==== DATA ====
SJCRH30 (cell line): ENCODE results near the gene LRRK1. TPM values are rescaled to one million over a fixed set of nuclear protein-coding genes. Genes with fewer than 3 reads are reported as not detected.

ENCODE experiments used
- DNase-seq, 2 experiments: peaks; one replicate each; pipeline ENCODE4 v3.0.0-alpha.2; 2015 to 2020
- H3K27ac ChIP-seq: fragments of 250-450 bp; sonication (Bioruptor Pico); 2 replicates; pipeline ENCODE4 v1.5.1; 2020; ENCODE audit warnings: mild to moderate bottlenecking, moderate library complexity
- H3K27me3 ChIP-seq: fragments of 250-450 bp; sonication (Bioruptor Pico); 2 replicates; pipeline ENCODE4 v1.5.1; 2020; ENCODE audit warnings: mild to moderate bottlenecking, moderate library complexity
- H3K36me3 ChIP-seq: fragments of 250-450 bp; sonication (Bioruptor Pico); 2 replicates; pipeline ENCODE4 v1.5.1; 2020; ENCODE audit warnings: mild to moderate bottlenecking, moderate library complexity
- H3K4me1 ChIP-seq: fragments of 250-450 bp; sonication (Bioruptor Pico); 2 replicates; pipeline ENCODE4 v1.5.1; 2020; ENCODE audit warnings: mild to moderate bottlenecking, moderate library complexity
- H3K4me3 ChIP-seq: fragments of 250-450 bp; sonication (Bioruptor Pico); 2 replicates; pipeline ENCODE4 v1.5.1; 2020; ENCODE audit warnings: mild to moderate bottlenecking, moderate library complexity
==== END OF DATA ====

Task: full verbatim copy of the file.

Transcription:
SJCRH30 (cell line): ENCODE results near the gene LRRK1. TPM values are rescaled to one million over a fixed set of nuclear protein-coding genes. Genes with fewer than 3 reads are reported as not detected.

ENCODE experiments used
- DNase-seq, 2 experiments: peaks; one replicate each; pipeline ENCODE4 v3.0.0-alpha.2; 2015 to 2020
- H3K27ac ChIP-seq: fragments of 250-450 bp; sonication (Bioruptor Pico); 2 replicates; pipeline ENCODE4 v1.5.1; 2020; ENCODE audit warnings: mild to moderate bottlenecking, moderate library complexity
- H3K27me3 ChIP-seq: fragments of 250-450 bp; sonication (Bioruptor Pico); 2 replicates; pipeline ENCODE4 v1.5.1; 2020; ENCODE audit warnings: mild to moderate bottlenecking, moderate library complexity
- H3K36me3 ChIP-seq: fragments of 250-450 bp; sonication (Bioruptor Pico); 2 replicates; pipeline ENCODE4 v1.5.1; 2020; ENCODE audit warnings: mild to moderate bottlenecking, moderate library complexity
- H3K4me1 ChIP-seq: fragments of 250-450 bp; sonication (Bioruptor Pico); 2 replicates; pipeline ENCODE4 v1.5.1; 2020; ENCODE audit warnings: mild to moderate bottlenecking, moderate library complexity
- H3K4me3 ChIP-seq: fragments of 250-450 bp; sonication (Bioruptor Pico); 2 replicates; pipeline ENCODE4 v1.5.1; 2020; ENCODE audit warnings: mild to moderate bottlenecking, moderate library complexity